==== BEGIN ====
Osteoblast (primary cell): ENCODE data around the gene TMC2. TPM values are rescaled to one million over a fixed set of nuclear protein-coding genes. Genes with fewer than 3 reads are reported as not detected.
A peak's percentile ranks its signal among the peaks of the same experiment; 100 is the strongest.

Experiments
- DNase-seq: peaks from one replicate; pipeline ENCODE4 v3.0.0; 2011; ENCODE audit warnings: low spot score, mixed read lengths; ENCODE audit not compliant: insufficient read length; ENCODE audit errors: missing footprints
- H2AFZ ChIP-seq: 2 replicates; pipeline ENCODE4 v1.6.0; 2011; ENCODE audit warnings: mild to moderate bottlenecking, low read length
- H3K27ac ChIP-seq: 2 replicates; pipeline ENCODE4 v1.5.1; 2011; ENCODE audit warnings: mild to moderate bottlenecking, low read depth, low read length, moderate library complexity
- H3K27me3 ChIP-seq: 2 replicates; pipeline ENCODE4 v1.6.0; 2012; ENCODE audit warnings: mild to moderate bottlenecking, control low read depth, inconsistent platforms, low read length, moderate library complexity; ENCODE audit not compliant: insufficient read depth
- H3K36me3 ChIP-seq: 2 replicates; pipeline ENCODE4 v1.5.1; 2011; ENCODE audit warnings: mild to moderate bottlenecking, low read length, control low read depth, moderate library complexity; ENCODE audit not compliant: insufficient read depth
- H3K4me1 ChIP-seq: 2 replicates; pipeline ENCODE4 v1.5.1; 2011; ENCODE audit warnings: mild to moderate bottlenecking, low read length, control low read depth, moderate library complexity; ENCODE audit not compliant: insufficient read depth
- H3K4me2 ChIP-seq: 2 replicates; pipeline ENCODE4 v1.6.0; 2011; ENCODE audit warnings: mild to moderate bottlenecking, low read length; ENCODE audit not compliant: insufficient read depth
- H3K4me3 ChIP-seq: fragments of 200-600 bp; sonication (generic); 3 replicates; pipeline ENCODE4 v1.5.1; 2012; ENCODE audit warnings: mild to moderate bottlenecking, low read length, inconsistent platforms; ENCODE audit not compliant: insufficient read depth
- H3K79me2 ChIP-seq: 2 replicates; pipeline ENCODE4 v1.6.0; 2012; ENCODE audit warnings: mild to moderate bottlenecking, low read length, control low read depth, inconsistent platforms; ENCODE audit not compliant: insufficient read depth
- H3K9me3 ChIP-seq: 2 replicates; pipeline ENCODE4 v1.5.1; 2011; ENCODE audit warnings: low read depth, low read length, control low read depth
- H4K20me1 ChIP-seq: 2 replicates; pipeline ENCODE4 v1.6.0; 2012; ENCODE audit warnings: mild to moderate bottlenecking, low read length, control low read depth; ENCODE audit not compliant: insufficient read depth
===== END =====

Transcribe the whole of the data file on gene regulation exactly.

Osteoblast (primary cell): ENCODE data around the gene TMC2. TPM values are rescaled to one million over a fixed set of nuclear protein-coding genes. Genes with fewer than 3 reads are reported as not detected.
A peak's percentile ranks its signal among the peaks of the same experiment; 100 is the strongest.

Experiments
- DNase-seq: peaks from one replicate; pipeline ENCODE4 v3.0.0; 2011; ENCODE audit warnings: low spot score, mixed read lengths; ENCODE audit not compliant: insufficient read length; ENCODE audit errors: missing footprints
- H2AFZ ChIP-seq: 2 replicates; pipeline ENCODE4 v1.6.0; 2011; ENCODE audit warnings: mild to moderate bottlenecking, low read length
- H3K27ac ChIP-seq: 2 replicates; pipeline ENCODE4 v1.5.1; 2011; ENCODE audit warnings: mild to moderate bottlenecking, low read depth, low read length, moderate library complexity
- H3K27me3 ChIP-seq: 2 replicates; pipeline ENCODE4 v1.6.0; 2012; ENCODE audit warnings: mild to moderate bottlenecking, control low read depth, inconsistent platforms, low read length, moderate library complexity; ENCODE audit not compliant: insufficient read depth
- H3K36me3 ChIP-seq: 2 replicates; pipeline ENCODE4 v1.5.1; 2011; ENCODE audit warnings: mild to moderate bottlenecking, low read length, control low read depth, moderate library complexity; ENCODE audit not compliant: insufficient read depth
- H3K4me1 ChIP-seq: 2 replicates; pipeline ENCODE4 v1.5.1; 2011; ENCODE audit warnings: mild to moderate bottlenecking, low read length, control low read depth, moderate library complexity; ENCODE audit not compliant: insufficient read depth
- H3K4me2 ChIP-seq: 2 replicates; pipeline ENCODE4 v1.6.0; 2011; ENCODE audit warnings: mild to moderate bottlenecking, low read length; ENCODE audit not compliant: insufficient read depth
- H3K4me3 ChIP-seq: fragments of 200-600 bp; sonication (generic); 3 replicates; pipeline ENCODE4 v1.5.1; 2012; ENCODE audit warnings: mild to moderate bottlenecking, low read length, inconsistent platforms; ENCODE audit not compliant: insufficient read depth
- H3K79me2 ChIP-seq: 2 replicates; pipeline ENCODE4 v1.6.0; 2012; ENCODE audit warnings: mild to moderate bottlenecking, low read length, control low read depth, inconsistent platforms; ENCODE audit not compliant: insufficient read depth
- H3K9me3 ChIP-seq: 2 replicates; pipeline ENCODE4 v1.5.1; 2011; ENCODE audit warnings: low read depth, low read length, control low read depth
- H4K20me1 ChIP-seq: 2 replicates; pipeline ENCODE4 v1.6.0; 2012; ENCODE audit warnings: mild to moderate bottlenecking, low read length, control low read depth; ENCODE audit not compliant: insufficient read depth